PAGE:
Civil Rights and Civil Priests 


When I was in high school and George W. Bush was president, the fear in progressive circles was that a Christian “fundamentalist” had hijacked the nation. Bush did what polite society never would, which was to speak of faith openly in public without irony or qualification. America, liberals feared, would be turned into a theocracy; a vocal conservative Christian minority would subvert the country’s separation of church and state, undermining its founding principles. Today, we are still told that the Christian right is an existential threat to American democracy, even as social liberalism continues its ascent to the commanding heights of media, academia, and corporate boardrooms. 

The liberal fear of Bush, or a Vice President Mike Pence, was that religion could infiltrate politics, imposing Christianity on unbelievers. But under a President Joe Biden we must consider and frankly assess the obverse: the possibility that the political can infiltrate the lives of the faithful to subordinate faith to politics. If Bush and Pence were possible embodiments of a heretical Christian nationalism, as commentators such as Ross Douthat and TAC’s own Rod Dreher have argued, we must be equally alive to the possibility that President Biden could personify a militant woke Catholicism and, by extension, woke Christianity writ large. Ironically, the end result would be much the same: the imposition of dogma upon the unbelieving through the coercive powers of the state. Left-wing politicization of the Christian faith may easily wreak havoc on conservative Christians in the Biden years, just as fundamentalist Christianity is supposed to have done to nonbelievers of the Bush and Pence years.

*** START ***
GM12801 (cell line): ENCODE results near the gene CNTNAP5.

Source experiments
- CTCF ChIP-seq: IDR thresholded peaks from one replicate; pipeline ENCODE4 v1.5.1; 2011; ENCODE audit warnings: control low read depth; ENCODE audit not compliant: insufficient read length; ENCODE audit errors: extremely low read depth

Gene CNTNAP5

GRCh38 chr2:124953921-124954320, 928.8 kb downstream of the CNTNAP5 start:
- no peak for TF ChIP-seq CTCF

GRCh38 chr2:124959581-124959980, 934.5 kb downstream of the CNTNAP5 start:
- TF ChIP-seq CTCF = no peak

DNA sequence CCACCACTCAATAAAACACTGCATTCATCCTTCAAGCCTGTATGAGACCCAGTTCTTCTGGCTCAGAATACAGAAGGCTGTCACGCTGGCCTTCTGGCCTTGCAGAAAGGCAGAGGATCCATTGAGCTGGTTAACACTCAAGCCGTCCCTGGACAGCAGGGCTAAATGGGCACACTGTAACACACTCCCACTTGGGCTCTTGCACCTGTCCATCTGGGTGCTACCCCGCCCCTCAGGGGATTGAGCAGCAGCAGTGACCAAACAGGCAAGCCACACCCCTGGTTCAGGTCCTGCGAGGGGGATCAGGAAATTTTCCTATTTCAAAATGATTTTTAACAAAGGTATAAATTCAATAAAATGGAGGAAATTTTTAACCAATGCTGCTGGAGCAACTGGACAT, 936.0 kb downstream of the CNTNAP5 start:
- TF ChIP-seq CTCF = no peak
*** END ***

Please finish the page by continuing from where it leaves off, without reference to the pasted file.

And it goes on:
The comparison may seem far-fetched at first. After all, having experienced the other end of the stick themselves, how could the progressive left—many of whose rank and file felt oppressed before civil rights gradually expanded to include feminism and LGBTQ activism—possibly wield the cudgel of the state? And yet commentators such as Poland’s Ryszard Legutko, who has lived under both communism and E.U.-style progressive liberalism, notice unsettling parallels between the oppressors of the Cold War and today’s freedom fighters. As the title of his book The Demon in Democracy: Totalitarian Temptations in a Free Society suggests, today’s politically correct liberals and yesterday’s communists share an uncanny parallel: Nothing can be left outside the totalizing—or totalitarian—purview of either. No institution can be left untouched by the levelling, so-called egalitarian, impulse of these ideologies. In practice this means that any organization, association, or institution—public or private—must ultimately conform to the professed values of the ruling system, communism then and there, and liberalism here and now. This includes pre-liberal institutions such as church hierarchies or the traditional family, which are intrinsically non-egalitarian—recalcitrant bodies that need to be disciplined and brought to heel when they undermine the illusion of universal assent to the political ideology in question. As Christopher Caldwell argued in his recent book, The Age of Entitlement, the Civil Rights Act of 1964 has become a de facto rival to the amendment liberties of the U.S. Constitution.

But moving from the abstract to the particular, what does it mean in practice when religious liberty and equal protection under the law clash? Some of these scenarios have yet to play out in this, our second Catholic presidency. But one such instance is far enough past us, and far enough away, in France, to allow an attempt at dispassionate analysis. This is the controversy surrounding the Civil Constitution of the Clergy, passed into law in 1790 at the height of the French Revolution. That law required—in addition to things such as the shuttering of supposedly “unproductive” monasteries and convents and the nationalization of church property—that bishops and priests be elected by the voting public and swear a loyalty oath to the new revolutionary government. In the words of the decree: “The new bishop may not apply to the pope for any form of confirmation, but shall write to him, as to the visible head of the universal Church, as a testimony to the unity of faith and communion maintained with him.”